All the web content and its acronym explains it as Uniquely identifier.

But when i try to create another device, lets say swap in my case and assign the UUID, i am able to assign many UUIDs to single slice of disk.

I can create multiple swap device with different UUIDs, using command mkswap with -U option to it.

Then, how is it unique..?

  • Because multiple swap devices can be created with same UUID. – amitam Sep 24 '15 at 10:32
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    @AmitM but then you assigned the UUID, the system didn't. You're not a valid source of UUIDs. – muru Sep 24 '15 at 10:40
  • Yes, But OS should take care that device should have single UUID, thats how it will be uniquely identified. Agree? – amitam Sep 24 '15 at 10:51
  • I think to devices Like /dev/sd[a|b|c|] – amitam Sep 24 '15 at 10:54
  • Indeed, UUIDs are assigned to filesystems. LVM volumes might have UUIDs, which are named PARTUUID in blkid output, IIRC. "OS should take care that device should have single UUID, thats how it will be uniquely identified. Agree?" Disagree. Why should it, when you, the user, are deliberately assigning the same UUID? – muru Sep 24 '15 at 11:22

No, a UUID can't be guaranteed to be unique. A UUID is just a 128-bit random number. When my computer generates a UUID, there's no practical way it can prevent your computer or any other device in the universe from generating that same UUID at some time in the future.

It may not be likely that any two UUIDs will be the same, but they can be.

In this case, the code assigning UUIDs to devices may check a new UUID against any existing UUIDs already assigned to devices and throw away duplicates, guaranteeing uniqueness that way.

Regarding uniqueness. When a new disk is installed to a system, the usual practice is for a technician to define the partitions thereon. Labels are not unique and are not used. In the definition process, a software algorithm creates a UUID.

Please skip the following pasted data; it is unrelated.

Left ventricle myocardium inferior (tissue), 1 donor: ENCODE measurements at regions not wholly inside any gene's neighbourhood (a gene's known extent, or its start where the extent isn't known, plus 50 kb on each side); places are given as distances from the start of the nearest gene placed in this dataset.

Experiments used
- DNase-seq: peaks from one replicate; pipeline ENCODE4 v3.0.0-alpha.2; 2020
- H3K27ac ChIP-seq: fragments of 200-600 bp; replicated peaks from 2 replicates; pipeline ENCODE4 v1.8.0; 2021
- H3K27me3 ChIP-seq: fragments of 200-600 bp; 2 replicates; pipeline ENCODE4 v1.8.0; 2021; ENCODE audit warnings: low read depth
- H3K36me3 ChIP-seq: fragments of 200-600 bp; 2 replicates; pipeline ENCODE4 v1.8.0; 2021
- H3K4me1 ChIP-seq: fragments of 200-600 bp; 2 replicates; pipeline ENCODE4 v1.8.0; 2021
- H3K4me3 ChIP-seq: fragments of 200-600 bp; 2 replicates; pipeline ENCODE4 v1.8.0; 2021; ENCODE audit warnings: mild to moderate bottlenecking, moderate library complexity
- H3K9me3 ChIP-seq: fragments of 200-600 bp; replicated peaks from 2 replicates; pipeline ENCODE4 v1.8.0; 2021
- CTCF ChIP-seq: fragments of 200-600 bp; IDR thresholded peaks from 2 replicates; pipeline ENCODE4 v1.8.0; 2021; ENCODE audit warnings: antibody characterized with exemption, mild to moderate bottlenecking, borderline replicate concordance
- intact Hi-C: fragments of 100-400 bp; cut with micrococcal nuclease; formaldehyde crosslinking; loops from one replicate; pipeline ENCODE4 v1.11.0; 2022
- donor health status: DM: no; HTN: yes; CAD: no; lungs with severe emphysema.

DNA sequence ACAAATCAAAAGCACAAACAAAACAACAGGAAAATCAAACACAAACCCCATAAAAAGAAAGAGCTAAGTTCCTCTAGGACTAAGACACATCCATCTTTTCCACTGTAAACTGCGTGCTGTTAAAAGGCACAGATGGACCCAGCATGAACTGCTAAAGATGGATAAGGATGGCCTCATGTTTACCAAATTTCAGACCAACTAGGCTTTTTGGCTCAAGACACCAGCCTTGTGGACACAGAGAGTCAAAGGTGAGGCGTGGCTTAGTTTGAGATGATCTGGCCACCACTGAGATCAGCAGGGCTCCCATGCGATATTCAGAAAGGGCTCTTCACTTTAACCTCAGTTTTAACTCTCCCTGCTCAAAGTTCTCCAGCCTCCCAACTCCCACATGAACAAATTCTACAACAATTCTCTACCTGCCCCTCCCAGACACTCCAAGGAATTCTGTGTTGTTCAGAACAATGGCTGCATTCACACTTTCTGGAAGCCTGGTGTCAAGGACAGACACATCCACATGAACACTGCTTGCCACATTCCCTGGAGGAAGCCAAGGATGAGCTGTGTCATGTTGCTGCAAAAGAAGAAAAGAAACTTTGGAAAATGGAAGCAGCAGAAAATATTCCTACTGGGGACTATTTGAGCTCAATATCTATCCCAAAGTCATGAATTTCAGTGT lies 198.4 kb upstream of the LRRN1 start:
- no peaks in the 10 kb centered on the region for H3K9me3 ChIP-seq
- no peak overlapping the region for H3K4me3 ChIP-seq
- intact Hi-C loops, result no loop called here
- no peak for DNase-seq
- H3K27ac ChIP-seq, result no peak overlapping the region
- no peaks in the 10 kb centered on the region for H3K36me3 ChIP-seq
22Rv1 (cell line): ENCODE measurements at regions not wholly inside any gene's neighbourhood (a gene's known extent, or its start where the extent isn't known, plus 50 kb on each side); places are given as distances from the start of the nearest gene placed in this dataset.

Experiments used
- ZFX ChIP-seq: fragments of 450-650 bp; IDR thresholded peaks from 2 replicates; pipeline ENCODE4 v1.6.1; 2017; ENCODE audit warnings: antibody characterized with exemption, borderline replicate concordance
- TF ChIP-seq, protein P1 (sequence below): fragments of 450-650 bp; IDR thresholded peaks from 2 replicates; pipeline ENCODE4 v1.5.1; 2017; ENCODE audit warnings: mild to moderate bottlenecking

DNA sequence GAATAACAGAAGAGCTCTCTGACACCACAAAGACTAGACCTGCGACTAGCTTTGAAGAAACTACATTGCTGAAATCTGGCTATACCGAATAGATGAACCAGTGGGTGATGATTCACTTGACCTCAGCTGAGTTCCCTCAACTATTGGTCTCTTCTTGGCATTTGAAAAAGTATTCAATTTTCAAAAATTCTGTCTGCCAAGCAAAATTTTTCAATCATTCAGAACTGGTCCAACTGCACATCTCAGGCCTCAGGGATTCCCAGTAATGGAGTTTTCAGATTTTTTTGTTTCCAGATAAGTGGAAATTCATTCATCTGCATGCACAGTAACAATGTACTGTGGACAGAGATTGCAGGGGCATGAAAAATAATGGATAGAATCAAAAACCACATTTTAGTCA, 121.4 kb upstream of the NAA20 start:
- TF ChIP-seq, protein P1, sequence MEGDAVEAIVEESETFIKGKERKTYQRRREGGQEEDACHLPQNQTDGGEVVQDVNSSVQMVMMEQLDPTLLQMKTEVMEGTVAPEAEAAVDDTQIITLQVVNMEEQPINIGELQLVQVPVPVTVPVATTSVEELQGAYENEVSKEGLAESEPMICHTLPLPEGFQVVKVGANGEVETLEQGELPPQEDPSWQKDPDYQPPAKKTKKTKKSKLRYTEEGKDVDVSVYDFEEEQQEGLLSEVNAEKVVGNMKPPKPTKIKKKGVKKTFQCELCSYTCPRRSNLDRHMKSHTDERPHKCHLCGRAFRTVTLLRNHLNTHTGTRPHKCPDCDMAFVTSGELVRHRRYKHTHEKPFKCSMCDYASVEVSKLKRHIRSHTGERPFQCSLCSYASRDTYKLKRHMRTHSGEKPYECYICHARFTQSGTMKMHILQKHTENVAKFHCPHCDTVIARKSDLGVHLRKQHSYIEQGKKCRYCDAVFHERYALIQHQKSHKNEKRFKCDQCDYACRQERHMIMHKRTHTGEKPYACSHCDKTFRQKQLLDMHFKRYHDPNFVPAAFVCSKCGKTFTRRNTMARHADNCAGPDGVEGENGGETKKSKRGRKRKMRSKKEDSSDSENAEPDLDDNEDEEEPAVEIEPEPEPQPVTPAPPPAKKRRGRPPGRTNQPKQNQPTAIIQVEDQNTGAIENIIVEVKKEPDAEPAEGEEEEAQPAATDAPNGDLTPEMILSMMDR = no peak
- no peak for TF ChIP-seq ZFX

As the system already has a list of existing mounted UUIDs, the process of defining the partition automatically creates a unique UUID value. The new UUID value filtered against the existing list of mounted UUID's so as to avoid duplication. With partition creation,on the host system that UUID coupled with the partition number form a unique combination.

Yes really. Duplication could occur if the disk is prepared on system A for use on an existing system B.

  • On my setup, i can create multiple swap devices, where Veritas VxVM product is installed and used. Here, i have OS device path with one UUID AND veritas vxvm device with another UUID and both are swap devices. Doesn't this mean, we have a single physical part of disk and many logical partitions are pointing to the same part/slice of disk but having different UUIDs. – amitam Sep 24 '15 at 10:34
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    This link seems appropriate: wiki.archlinux.org/index.php/… Note that it says filesystems have UUIDs, not the device itself. – Andrew Henle Sep 24 '15 at 11:08

i am able to assign many UUIDs to single slice of disk.

Not really. You can only assign a single UUID to an object. But you can have objects that cover the same space and each have their own UUID, for example a filesystem and the UEFI partition or the LVM logical volume that it's on.

I can create multiple swap device with different UUIDs

That would be normal: multiple swap volumes, each with its own distinct UUID.

It appears though that you actually meant to ask about the opposite situation: having the same UUID on different volumes. This is not supposed to happen. It won't happen if you use normal tools. For example, when you create a filesystem or a swap volume, by default, it gets a random UUID; since this random value has 122 bits of entropy, the world can have about a quintillion (one billion billion) volumes, each with its own UUID, before the probability of collisions becomes significant.

If you tell the tools which UUID to use, then it becomes your responsibility to ensure that the UUID is unique. UUIDs are unique when used correctly; therefore, if you force non-unique UUIDs, you're using them incorrectly.

  • I think, uniqueness of UUID is at system level, not at universe. By that i mean, UUID assigned by system would be unique among all the UUIDs present on the system, not that its unique in the world. I just want to mention this, to your comments. – amitam Sep 25 '15 at 5:54
  • @AmitM Your thinking is wrong. UUID, if generated correctly, are unique in the world. – Gilles Sep 25 '15 at 7:58

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